From Hurricane Katrina to Hurricane Ike – and Beyond:
The National Center for Disaster Preparedness Responds to Public Health Crises
Irwin Redlener, MD
President/Co-Founder, The Children’s Health Fund
Director, National Center for Disaster Preparedness, Columbia
Mailman School of Public Health
VP, External Affairs, The Children’s Health Fund
(O) (212) 535-9203
To request a copy of the complete survey and findings,
please email Alison Greene
Operation Assist Moves Into Action
In collaboration with the Children’s Health Fund, the National Center for Disaster Preparedness (NCDP) at Columbia University's Mailman School of Public Health, under the mantle of Operation Assist, is keeping a close eye on the evolving situation in the Gulf.
Our mobile medical clinics and teams of health care professionals are uniquely qualified for rapid response in crisis health care situations, especially when victims include large numbers of underserved children.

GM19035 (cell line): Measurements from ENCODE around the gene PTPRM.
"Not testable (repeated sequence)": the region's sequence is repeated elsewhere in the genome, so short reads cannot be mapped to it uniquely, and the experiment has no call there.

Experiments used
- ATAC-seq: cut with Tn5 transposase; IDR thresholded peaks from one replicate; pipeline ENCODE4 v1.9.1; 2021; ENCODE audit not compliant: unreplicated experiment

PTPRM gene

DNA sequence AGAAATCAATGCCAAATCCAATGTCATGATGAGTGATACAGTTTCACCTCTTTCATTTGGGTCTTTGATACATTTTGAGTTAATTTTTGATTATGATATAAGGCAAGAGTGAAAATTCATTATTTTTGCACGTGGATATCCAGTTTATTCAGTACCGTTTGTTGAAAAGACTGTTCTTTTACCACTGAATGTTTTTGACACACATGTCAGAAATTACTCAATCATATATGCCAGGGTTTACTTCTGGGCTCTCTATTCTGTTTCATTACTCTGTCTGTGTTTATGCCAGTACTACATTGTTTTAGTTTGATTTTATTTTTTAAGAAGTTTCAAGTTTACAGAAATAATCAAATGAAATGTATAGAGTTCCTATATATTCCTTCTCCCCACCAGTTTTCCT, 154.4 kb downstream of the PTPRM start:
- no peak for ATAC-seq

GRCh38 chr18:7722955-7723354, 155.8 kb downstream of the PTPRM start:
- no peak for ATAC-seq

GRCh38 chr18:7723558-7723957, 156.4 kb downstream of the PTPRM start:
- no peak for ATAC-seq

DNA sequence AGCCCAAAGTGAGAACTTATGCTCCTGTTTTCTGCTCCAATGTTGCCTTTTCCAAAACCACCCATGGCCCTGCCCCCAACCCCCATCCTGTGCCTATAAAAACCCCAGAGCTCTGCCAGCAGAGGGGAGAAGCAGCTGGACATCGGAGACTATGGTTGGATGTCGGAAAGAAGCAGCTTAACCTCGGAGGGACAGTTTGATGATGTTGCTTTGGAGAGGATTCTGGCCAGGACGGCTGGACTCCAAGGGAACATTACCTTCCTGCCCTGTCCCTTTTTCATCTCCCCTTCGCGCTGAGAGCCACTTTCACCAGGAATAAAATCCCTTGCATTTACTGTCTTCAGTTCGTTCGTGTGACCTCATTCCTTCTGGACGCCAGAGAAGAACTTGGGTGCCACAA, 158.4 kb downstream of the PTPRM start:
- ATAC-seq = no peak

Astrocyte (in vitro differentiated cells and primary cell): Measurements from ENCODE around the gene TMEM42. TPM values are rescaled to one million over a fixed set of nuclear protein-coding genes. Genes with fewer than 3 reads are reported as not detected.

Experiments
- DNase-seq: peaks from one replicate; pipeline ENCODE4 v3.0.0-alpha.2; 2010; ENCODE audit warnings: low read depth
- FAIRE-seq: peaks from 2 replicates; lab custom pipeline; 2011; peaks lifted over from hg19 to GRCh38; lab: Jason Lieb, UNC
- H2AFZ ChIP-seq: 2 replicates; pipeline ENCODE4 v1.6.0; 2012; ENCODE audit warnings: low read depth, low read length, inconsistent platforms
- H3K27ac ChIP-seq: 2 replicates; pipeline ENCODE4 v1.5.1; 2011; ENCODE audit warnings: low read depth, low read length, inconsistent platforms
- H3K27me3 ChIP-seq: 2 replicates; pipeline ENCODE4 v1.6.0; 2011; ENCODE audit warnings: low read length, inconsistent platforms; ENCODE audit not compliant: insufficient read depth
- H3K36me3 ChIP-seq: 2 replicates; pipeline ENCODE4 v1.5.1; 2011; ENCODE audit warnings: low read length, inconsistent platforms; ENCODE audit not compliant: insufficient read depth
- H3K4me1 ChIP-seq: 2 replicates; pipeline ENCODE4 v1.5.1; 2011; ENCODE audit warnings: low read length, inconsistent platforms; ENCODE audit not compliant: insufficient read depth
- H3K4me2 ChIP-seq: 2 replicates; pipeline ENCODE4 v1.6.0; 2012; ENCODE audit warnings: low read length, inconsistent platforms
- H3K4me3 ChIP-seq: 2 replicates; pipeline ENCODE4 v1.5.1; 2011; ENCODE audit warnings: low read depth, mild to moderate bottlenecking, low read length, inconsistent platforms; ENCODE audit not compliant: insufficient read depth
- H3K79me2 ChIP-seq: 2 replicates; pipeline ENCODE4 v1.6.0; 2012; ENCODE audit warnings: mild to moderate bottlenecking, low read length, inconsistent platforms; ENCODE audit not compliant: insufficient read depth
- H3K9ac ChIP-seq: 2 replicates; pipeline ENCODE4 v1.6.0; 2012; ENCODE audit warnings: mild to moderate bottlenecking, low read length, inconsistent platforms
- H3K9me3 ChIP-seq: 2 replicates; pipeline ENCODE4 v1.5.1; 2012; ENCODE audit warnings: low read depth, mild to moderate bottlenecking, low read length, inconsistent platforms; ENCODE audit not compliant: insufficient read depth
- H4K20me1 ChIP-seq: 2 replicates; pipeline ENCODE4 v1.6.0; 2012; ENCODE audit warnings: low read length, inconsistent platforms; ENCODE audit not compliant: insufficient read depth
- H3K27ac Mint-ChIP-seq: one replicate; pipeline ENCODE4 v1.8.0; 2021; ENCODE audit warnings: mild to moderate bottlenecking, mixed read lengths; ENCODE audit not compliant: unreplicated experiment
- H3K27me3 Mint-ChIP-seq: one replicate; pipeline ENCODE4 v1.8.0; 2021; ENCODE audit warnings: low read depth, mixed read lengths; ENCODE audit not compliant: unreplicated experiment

Over the last several years, we have also conducted many large field research studies tracking affected populations. Prior to Hurricane Ike, our research teams were in the process of assessing the long-term impact of Hurricane Katrina on children and families. NCDP researchers are now resuming their study with additional questions about how Hurricanes Gustav and Ike have impacted residents in the Gulf states.
The Past Three Years
The National Center for Disaster Preparedness has conducted children and family health (CAFH) surveys in both Mississippi and Louisiana, to determine the degree of Hurricane Katrina’s impact. Findings have shown that over 1 in 3 children in Mississippi suffered from behavioral or emotional problems after the hurricane, and 13% of Louisiana parents felt unable to cope with their families’ day-to-day existence.
Staff have also worked to increase public awareness of post-Katrina health care issues through editorials in major newspapers, television and print coverage to bring attention to the plight of Gulf Coast residents.